The MCP795W22 is a low-power Real-Time Clock/ Calendar (RTCC) that uses digital trimming compensation for an accurate clock/calendar, an interrupt output to support alarms and events, a power sense circuit that automatically switches to the backup supply, non-volatile memory for safe data storage and several enhanced features that support system requirements. Along with a low-cost 32,768 kHz crystal, this RTCC tracks time using several internal registers and then communicates the data over a 10 MHz SPI bus that is fast enough to support a programmable millisecond alarm. The device is fully accessible through the serial interface, while VCC is between 1.8V and 5.5V, but can operate down to 1.3V through the backup supply connected to the VBAT input for timekeeping and SRAM retention only. As part of the power sense circuit, a time saver function is implemented to store the time when main power is lost and again, when power is restored to log the duration of a power failure. Along with the onboard serial EEPROM and batterybacked SRAM, a 128-bit protected space is available for a unique ID. This space can be ordered preprogrammed with a MAC address, or blank for the user to program. This clock/calendar automatically adjusts for months with fewer than 31 days including corrections for leap years. The clock operates in either 24-hour or 12-hour format with AM/PM indicator and settable alarm(s). Using the external crystal, the CLKOUT pin can be set to generate a number of output frequencies. In addition, the MCP795BXX devices support a 32 kHz clock output at power-up on the CLKOUT/BOOT pin by using the same crystal driving the RTCC device. For versatility, a digital event detect with a programmable pulse count can identify the 1st, 4th, 16th or 32nd pulse before sending an interrupt. A second event detect with built-in debounce input filter was also implemented to support noisy mechanical switches. Since many microcontrollers do not have an integrated Watchdog Timer, this peripheral has been implemented in the RTCC. For many applications, this function must be performed outside the microcontroller for increased robustness.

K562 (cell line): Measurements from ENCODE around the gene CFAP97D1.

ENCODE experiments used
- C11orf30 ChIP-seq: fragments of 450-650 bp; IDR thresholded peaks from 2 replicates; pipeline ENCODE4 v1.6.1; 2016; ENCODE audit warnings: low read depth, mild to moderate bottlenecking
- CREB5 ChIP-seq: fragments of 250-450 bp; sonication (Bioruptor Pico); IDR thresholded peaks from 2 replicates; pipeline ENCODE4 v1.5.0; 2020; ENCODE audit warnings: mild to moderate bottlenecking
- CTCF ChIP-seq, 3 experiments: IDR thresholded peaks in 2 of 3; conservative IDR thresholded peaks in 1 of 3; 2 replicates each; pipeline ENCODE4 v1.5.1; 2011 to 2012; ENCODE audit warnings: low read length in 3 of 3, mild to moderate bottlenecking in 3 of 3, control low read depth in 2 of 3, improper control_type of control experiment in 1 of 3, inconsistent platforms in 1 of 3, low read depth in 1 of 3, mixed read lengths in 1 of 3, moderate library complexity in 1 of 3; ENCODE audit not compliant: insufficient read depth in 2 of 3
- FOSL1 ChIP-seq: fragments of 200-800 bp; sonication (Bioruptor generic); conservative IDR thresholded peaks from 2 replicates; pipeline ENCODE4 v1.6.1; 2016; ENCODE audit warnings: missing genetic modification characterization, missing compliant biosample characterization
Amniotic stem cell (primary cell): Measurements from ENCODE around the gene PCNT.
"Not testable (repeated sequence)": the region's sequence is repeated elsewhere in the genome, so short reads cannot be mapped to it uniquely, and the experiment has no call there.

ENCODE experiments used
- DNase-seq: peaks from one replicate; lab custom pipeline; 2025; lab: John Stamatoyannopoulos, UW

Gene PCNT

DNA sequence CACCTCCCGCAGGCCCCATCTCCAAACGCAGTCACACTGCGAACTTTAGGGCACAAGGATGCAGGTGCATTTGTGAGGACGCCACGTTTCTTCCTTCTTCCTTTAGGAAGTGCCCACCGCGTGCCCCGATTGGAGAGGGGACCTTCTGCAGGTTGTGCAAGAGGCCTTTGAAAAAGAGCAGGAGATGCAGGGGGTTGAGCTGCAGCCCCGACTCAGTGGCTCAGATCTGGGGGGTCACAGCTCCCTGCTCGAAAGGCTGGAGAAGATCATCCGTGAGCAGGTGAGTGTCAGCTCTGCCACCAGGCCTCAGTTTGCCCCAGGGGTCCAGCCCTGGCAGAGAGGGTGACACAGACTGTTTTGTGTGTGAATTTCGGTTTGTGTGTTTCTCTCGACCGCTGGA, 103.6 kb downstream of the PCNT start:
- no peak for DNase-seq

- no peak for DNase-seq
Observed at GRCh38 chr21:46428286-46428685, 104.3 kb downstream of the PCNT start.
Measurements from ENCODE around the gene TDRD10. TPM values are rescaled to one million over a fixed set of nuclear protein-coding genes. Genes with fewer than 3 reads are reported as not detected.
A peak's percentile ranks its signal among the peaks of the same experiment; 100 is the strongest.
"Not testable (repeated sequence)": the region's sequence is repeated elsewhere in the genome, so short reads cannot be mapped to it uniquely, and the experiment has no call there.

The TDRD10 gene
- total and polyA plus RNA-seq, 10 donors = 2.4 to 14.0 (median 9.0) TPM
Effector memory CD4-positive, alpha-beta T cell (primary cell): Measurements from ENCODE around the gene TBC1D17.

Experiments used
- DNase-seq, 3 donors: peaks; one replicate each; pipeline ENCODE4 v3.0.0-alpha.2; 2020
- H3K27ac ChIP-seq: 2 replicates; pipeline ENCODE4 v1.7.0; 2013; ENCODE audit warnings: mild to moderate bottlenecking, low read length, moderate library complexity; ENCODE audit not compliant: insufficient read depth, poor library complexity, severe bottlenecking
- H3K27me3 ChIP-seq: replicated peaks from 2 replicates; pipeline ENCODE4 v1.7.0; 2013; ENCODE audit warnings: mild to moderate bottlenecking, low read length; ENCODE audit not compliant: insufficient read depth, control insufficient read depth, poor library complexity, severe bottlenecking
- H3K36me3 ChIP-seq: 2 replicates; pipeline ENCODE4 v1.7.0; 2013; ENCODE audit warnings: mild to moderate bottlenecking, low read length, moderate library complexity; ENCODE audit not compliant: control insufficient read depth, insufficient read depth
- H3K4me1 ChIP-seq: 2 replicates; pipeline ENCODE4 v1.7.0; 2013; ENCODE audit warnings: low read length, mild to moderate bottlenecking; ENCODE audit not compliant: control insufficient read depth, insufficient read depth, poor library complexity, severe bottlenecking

Hours, Minutes, Seconds, Hundredth of Seconds, Day of Week, Month, Year, Leap Year